Image by Sumaiya Patel

With Islam in the limelight of the media, Muslim women are targeted as being oppressed but our true voices are never heard, and neither is the teaching of Islam regarding women ever learnt properly before making harsh judgements. So, I decided to interview two teachers who have spent their time in the learning and teaching of Islamic studies: Abdul Mateen, the headteacher of Quwwat Ul-Islam Mosque based in East London and Aamenah Patel who graduated from Jamea Uloomil Quran in Leicester, and is currently a BA student in Markfield Institute of Higher Education in Islamic Studies.

Abdul Mateen and Aamenah Patel say: “men and women worship our creator” to which I agree.

With so many controversies present around us, about Islam, women are targeted as being vulnerable and victims of inequality. Is that really the case?

“They have different rights and responsibilities,” says Abdul Mateen, “but in some conditions, men are considered as having more power and in the same way, women can also be considered as having more power.”

Yes, in the traditional sense a woman can have more power in the domestic sphere, while a man may have more power in external affairs. However, that does not mean that a woman is bound to her domestic life and is never allowed a step outside her house. The roles can be swapped. It is the outcome that makes us equal, both husband and wife contribute equally to keep a home harmonious and peaceful. My father and brothers help around with the housework, whilst I do my university assignments. There is no harm, no restriction and there is no obligation to stick to one role. Gender roles are man-made and do not stem from Islam.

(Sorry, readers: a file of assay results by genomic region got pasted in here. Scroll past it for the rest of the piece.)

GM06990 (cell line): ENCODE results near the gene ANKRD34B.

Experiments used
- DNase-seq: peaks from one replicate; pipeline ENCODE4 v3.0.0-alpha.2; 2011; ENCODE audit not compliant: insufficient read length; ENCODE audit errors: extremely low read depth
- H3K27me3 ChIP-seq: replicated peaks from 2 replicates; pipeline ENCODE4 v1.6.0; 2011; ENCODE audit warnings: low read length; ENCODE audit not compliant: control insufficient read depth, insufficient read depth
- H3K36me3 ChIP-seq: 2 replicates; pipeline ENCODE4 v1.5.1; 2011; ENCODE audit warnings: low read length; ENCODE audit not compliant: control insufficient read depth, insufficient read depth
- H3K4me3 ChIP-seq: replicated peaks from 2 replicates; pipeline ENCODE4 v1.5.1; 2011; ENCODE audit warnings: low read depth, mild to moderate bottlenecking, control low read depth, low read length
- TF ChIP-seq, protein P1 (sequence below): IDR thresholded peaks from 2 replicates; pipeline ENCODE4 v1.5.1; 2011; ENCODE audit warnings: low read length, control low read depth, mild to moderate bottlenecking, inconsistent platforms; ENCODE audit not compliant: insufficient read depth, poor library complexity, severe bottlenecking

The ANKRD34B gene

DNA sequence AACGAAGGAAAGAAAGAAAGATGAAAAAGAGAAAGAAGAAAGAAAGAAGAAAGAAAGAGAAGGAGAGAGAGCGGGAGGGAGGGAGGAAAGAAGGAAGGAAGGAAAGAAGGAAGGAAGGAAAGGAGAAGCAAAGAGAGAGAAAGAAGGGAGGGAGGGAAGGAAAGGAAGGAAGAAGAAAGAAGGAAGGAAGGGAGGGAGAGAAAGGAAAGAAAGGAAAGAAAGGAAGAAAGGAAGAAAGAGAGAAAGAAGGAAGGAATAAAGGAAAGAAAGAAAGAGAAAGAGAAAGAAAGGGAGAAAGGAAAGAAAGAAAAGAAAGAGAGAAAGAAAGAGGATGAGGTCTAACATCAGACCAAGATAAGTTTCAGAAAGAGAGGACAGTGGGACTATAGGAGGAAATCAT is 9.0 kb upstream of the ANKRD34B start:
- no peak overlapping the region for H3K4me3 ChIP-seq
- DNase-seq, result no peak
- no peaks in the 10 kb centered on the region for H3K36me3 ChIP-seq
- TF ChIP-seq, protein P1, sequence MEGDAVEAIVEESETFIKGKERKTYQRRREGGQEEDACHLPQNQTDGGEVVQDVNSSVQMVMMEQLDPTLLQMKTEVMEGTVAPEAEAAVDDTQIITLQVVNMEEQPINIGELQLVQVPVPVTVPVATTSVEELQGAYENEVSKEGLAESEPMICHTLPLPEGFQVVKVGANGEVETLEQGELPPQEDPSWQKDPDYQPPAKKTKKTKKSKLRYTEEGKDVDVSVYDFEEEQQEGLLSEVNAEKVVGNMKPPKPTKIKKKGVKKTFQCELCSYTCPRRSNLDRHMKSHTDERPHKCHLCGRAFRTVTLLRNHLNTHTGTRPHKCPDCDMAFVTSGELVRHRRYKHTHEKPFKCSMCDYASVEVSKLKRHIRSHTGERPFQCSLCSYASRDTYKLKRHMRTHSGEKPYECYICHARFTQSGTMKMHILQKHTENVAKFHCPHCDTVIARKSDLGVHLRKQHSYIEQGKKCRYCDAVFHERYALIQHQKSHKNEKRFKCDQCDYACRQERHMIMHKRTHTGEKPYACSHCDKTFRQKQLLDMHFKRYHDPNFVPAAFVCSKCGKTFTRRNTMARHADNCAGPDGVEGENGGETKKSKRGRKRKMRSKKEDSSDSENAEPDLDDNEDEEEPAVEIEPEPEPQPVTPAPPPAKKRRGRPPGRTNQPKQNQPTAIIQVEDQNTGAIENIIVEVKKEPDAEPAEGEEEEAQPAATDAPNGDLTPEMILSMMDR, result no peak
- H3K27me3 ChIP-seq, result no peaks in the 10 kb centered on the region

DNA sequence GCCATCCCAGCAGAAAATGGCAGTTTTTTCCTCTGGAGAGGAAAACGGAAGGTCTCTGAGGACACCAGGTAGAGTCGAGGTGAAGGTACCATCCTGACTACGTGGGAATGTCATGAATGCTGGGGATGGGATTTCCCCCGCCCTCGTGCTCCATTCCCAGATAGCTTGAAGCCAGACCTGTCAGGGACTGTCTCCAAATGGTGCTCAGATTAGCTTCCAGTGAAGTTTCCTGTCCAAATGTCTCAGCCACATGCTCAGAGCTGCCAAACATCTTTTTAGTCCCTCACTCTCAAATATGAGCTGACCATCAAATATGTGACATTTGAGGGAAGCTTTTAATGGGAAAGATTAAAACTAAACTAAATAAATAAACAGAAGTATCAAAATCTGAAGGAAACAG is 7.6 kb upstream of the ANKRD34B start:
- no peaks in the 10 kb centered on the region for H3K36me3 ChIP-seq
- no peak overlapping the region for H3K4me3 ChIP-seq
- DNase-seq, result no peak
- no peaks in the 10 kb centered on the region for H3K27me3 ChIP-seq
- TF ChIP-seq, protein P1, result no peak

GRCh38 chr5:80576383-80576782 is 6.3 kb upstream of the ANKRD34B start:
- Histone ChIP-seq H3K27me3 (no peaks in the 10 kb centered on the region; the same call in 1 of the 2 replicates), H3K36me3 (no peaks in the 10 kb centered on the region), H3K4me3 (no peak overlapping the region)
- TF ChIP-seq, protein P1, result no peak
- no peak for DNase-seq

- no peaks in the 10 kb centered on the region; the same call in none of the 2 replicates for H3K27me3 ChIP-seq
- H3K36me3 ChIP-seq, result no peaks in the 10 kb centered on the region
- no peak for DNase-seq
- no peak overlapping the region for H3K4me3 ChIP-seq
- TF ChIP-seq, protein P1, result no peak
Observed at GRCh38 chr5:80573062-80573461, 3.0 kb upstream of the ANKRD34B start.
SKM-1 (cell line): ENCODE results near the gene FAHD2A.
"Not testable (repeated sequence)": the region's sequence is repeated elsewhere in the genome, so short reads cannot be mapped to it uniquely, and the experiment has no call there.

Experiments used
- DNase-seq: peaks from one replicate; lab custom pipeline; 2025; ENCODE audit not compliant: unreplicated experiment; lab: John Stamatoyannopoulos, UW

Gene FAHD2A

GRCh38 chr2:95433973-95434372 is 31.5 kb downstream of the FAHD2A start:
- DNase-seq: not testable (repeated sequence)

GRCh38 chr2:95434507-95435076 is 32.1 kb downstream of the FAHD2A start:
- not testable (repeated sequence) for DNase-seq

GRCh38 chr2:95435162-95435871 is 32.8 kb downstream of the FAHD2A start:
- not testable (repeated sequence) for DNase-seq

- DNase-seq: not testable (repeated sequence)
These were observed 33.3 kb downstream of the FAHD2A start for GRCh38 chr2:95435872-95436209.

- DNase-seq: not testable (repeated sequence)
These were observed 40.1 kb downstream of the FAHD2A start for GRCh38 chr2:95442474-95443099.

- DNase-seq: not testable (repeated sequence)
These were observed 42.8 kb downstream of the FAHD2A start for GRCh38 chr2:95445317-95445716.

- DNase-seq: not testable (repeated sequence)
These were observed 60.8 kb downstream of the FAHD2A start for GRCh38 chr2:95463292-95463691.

I directly ask Abdul Mateen whether Islam is patriarchal, and he replies, “Society at large is patriarchal, irrespective of religion.”

When I ask Aamenah the same question, she answers with a simple, “No, men and women are considered equal.”

Fascinatingly enough, Abdul Mateen did further point out that, “Islam is not patriarchal but it also does not advocate complete equality between the sexes. In Islam, there is a distinction between the nature of a man and a woman.”

However, society and culture are patriarchal. The subjection of women to feed the male gaze and the pressure of family honour does not emerge from Islam; it comes from society. Islam, however, provides protection for women. Yes, a man is involved deeply in his female relatives’ affairs, but we are assured that through this we receive extra protection. I have used the term ‘extra’ to portray that women are capable of protecting themselves such as when travelling more than 48 miles. Beyond 48 miles is far away from your trusted ones, so it’ll be beneficial to have a man accompany you for that extra assurance.

Aamenah says that it’s purely for “safety and protection.”

Women have a choice. The choice is to follow the religion’s law and bear the consequence or get rewarded. It’s like living under the rule of any country; follow its law and you’re safe, don’t follow it and you’re in jail.

Throughout this blog, I have emphasised that women are not inferior to men in any way but have a distinction in the roles they are to take according to Islam. As a closing reminder, Aamenah says,”Islam values women, and recognises the pivotal roles women play in society.”

Sumaiya Patel

Sumaiya Patel

Sumaiya is a Muslim-Indian who lives in London with the aspiration to tackle stereotypes of minorities within the UK through her writing. She currently writes for her own blog, addressing the issues of Islamophobia, misconceptions of Islam, racism and other issues of discrimination. Besides writing for her own blog, she is very passionate about her Korean, while she uses most of her free time to master the Arabic language. Sumaiya is pursuing a career to teach English at secondary and above level, aiming to empower the minds of young people through reading and writing.